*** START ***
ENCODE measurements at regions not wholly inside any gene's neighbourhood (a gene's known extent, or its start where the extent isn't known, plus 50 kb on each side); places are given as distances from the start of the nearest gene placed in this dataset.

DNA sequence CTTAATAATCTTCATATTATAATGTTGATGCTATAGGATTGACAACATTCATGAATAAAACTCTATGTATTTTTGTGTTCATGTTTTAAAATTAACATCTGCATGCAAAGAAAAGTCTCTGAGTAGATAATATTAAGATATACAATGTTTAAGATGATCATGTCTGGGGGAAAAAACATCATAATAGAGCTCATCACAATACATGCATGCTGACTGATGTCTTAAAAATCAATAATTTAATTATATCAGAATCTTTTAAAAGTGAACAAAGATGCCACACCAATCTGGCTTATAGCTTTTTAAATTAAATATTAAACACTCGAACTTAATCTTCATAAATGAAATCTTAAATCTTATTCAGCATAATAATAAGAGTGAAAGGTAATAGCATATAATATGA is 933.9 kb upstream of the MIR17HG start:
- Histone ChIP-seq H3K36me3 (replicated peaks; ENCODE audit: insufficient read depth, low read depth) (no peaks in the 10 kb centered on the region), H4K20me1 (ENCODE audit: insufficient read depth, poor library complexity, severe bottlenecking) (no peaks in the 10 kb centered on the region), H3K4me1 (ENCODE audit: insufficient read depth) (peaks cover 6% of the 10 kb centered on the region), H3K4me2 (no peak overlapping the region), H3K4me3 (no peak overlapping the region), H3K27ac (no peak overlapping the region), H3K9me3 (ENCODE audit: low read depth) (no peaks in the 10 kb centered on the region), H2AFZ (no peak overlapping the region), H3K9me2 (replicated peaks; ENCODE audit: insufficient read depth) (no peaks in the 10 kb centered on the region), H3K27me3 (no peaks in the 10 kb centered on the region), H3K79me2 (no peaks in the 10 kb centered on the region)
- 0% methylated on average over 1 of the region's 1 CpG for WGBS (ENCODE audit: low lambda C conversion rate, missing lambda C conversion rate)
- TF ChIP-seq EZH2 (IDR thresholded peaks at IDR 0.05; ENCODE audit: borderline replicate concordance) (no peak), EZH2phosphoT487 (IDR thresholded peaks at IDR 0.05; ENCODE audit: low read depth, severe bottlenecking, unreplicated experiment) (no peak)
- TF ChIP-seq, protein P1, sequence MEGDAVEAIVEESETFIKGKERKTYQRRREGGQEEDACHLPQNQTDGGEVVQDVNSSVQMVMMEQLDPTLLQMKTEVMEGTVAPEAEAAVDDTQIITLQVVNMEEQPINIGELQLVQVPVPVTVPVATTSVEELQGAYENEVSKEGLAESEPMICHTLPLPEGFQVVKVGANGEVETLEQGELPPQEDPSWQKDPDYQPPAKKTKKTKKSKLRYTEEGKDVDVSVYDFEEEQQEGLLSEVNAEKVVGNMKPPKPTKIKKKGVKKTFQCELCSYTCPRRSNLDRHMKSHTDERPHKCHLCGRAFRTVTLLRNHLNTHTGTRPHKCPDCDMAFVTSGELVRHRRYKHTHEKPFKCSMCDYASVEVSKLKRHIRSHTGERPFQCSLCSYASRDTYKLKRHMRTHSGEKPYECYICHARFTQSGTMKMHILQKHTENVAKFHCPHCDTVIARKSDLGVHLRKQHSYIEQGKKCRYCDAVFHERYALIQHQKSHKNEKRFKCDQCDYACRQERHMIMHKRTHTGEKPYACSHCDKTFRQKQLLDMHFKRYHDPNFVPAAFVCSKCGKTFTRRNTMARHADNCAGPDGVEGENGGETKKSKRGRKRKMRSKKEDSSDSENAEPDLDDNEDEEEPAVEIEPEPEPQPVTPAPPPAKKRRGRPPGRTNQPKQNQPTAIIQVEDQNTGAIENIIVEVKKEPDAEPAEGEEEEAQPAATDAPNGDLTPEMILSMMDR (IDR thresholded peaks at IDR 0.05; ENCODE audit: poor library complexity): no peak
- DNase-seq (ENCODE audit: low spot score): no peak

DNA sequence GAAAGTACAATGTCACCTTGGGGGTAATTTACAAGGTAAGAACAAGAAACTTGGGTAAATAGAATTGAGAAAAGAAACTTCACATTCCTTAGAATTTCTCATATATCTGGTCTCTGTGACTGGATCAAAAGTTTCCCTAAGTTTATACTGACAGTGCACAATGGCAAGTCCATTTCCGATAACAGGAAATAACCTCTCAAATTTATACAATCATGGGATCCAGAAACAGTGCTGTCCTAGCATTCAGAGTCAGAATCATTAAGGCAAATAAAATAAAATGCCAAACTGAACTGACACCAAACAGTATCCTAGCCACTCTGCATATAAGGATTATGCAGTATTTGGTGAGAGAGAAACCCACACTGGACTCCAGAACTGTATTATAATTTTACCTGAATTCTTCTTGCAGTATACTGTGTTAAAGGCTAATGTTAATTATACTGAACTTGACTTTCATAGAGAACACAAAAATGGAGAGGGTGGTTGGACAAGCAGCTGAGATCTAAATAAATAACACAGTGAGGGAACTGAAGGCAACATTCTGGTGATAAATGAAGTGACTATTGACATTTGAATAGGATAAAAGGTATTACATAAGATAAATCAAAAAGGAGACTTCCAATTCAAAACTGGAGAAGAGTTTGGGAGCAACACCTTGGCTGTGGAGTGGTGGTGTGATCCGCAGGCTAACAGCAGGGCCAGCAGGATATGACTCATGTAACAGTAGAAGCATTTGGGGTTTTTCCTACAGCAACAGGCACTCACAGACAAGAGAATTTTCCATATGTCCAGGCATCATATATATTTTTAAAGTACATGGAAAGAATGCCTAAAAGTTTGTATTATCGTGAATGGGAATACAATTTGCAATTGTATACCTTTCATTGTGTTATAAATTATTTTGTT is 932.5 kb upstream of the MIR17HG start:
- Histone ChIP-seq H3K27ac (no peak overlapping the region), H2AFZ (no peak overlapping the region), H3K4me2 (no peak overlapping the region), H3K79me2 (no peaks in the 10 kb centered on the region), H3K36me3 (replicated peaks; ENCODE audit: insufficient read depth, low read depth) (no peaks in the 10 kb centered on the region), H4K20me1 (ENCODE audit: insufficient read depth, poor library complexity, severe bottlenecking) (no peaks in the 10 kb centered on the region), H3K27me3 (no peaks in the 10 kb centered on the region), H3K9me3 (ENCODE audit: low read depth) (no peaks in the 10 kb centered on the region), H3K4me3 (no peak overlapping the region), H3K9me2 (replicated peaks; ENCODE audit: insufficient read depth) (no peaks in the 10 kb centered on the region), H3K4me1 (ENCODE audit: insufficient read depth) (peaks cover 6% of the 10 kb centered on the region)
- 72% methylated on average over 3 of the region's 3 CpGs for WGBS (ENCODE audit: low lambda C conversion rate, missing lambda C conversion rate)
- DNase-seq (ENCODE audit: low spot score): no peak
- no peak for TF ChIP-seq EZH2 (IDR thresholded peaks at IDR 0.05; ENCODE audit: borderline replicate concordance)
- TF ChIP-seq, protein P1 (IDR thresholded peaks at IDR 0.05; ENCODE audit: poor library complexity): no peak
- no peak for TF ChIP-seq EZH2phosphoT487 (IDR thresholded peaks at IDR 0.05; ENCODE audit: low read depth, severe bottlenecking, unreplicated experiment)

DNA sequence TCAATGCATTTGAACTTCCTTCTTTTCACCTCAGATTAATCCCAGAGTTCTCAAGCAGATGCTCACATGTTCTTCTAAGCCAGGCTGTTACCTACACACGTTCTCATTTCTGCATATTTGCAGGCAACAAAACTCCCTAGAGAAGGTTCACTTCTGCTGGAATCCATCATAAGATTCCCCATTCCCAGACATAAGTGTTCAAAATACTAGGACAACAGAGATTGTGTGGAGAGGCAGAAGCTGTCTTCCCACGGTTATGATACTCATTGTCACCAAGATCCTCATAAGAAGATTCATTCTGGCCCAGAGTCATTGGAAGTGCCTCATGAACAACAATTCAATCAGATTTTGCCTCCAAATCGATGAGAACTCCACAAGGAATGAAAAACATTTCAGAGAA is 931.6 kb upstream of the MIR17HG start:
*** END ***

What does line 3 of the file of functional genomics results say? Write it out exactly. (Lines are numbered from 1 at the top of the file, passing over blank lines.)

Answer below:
- Histone ChIP-seq H3K36me3 (replicated peaks; ENCODE audit: insufficient read depth, low read depth) (no peaks in the 10 kb centered on the region), H4K20me1 (ENCODE audit: insufficient read depth, poor library complexity, severe bottlenecking) (no peaks in the 10 kb centered on the region), H3K4me1 (ENCODE audit: insufficient read depth) (peaks cover 6% of the 10 kb centered on the region), H3K4me2 (no peak overlapping the region), H3K4me3 (no peak overlapping the region), H3K27ac (no peak overlapping the region), H3K9me3 (ENCODE audit: low read depth) (no peaks in the 10 kb centered on the region), H2AFZ (no peak overlapping the region), H3K9me2 (replicated peaks; ENCODE audit: insufficient read depth) (no peaks in the 10 kb centered on the region), H3K27me3 (no peaks in the 10 kb centered on the region), H3K79me2 (no peaks in the 10 kb centered on the region)